Crypto Industry’s Lobbying Power Grows As Former Officials Change Sides
Crypto firms have been increasingly appointing former regulators and lawmakers in recent months. While the officially stated aim of such appointments is to help crypto industry better understand the regulatory landscape, it’s just as likely that the appointees have been enlisted to help firms lobby government and regulatory authorities more effectively.
But it’s not only former regulators and lawmakers who are joining cryptoasset companies, with former executives from the legacy financial system also jumping on the bandwagon. Together with former officials, these execs are not only helping improve the quality of leadership in crypto, but are also helping crypto to step up its lobbying game.
And according to lobbying data available in the UK, the big companies and trade associations are on course to break their spending records in 2021. This might be good news for the entire industry if we assume that claims by trade associations that they pursue the interest of all participants are true.
Coming to the crypto side
The list of ex-regulator/lawmaker appointments in crypto has been growing pretty steadily in 2021.
According to Fred Charles, a board member of the United Kingdom-based Venture Capital Finance, such cross-sector appointments indicate that the crypto industry is beginning to mature.
“As the market picks up, it will lead to industry leaders, including those who work for regulators, being on the side of new disruptive technologies. Undoubtedly, such leaders can accelerate the process of lobbying and regulatory adaptation,” she said.
Also, other industry participants suggest that most of the above appointments are more about ensuring the fullest possible compliance with existing regulations.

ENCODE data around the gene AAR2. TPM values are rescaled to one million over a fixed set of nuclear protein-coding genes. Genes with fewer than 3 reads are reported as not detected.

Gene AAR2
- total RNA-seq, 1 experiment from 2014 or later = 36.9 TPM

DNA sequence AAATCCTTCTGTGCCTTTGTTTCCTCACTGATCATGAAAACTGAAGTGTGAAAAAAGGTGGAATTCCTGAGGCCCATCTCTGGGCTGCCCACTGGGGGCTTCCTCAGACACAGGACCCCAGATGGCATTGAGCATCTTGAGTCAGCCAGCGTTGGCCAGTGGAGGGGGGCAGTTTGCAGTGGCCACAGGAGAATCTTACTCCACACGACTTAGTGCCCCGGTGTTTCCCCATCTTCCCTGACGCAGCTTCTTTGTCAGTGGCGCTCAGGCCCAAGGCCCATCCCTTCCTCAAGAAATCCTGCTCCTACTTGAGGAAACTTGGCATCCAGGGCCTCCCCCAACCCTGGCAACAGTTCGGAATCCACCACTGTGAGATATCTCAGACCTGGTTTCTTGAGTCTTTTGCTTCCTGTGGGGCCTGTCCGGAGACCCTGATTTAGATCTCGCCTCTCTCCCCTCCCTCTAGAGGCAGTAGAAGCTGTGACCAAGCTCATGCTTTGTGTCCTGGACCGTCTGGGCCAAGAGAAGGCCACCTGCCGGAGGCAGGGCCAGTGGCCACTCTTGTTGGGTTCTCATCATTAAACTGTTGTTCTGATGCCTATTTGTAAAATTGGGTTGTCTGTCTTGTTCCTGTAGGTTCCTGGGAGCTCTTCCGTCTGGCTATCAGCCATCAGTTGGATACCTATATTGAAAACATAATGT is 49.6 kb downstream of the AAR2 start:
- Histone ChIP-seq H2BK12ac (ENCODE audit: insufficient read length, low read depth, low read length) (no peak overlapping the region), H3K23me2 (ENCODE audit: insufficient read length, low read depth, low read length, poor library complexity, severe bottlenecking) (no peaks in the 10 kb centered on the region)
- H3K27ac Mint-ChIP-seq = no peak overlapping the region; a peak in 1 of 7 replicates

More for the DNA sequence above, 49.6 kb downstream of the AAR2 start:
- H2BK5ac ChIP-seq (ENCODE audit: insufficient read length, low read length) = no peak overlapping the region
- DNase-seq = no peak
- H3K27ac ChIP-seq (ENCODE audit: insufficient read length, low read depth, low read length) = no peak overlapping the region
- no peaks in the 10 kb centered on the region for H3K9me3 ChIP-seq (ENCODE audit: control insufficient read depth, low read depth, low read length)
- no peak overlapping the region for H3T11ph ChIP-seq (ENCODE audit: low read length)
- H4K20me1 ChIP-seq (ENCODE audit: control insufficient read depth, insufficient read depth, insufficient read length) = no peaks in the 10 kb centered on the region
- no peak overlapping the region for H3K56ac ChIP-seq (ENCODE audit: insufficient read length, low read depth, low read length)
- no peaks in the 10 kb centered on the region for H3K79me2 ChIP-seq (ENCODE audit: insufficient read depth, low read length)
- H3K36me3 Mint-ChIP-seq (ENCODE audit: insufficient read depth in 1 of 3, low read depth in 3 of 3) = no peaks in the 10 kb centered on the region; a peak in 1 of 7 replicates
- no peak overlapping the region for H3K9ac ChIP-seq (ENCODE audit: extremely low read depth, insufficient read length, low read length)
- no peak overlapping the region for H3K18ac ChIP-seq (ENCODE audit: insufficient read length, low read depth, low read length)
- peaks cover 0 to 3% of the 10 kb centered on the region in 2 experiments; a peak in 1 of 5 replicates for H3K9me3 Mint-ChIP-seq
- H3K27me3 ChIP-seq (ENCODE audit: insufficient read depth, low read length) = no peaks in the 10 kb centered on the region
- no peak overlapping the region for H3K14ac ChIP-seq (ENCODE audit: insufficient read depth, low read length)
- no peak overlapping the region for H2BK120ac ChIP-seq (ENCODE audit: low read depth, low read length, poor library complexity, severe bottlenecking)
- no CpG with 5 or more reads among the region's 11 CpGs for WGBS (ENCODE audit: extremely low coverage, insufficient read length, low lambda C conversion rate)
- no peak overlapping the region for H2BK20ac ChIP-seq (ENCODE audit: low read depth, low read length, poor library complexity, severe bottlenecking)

“More likely such appointments have been made from a compliance perspective — to help companies understand and more effectively navigate an ambiguous and ever-evolving legal and regulatory framework,” said Gabriella Kusz, a member of the board of directors of the US-based Global DCA (Global Digital Asset and Cryptocurrency Association). “Identifying and including former regulators and legislators helps to better understand, anticipate and ensure alignment with current and potentially future legal and regulatory requirements for crypto businesses.”
This is a view shared by the Blockchain Association’s Graham Newell. While he agrees that there’s likely some lobbying motive behind at least some of the recent appointments, he also suspects that many of the hires are motivated by a desire to improve leadership and to expand.
“While these hires might help a company better understand the path from idea to policy or new regulatory action, I would assume that the primary attribute that these companies are looking for is whether a new hire can help them grow their core business. Brooks, in particular, has deep experience in crypto, as well as a good understanding of the government’s regulatory machinery following his stint at the [Office of the Comptroller of the Currency],” he said.
Even so, it’s clear from many of the press releases accompanying recent hires that a lobbying motive is very much present. With McDonnell and Nadeu’s appointments, for example, Binance, which is now reportedly being investigated in the US, stated that one of
the main aims was “to support its overall objective to build stronger relations with regulatory and law enforcement bodies worldwide.”
In other words, lobbying. And this assumption is supported by the latest data on lobbying in the US, as compiled by OpenSecrets.org.
If you take a look at Coinbase’s entry in OpenSecrets’ database, you see that it’s on course to spend a record amount on lobbying in 2021. Its lobbying spending has been growing consistently every year since 2017, and even though it has data only for Q1 2021, this shows a noticeable growth over Q1 2020.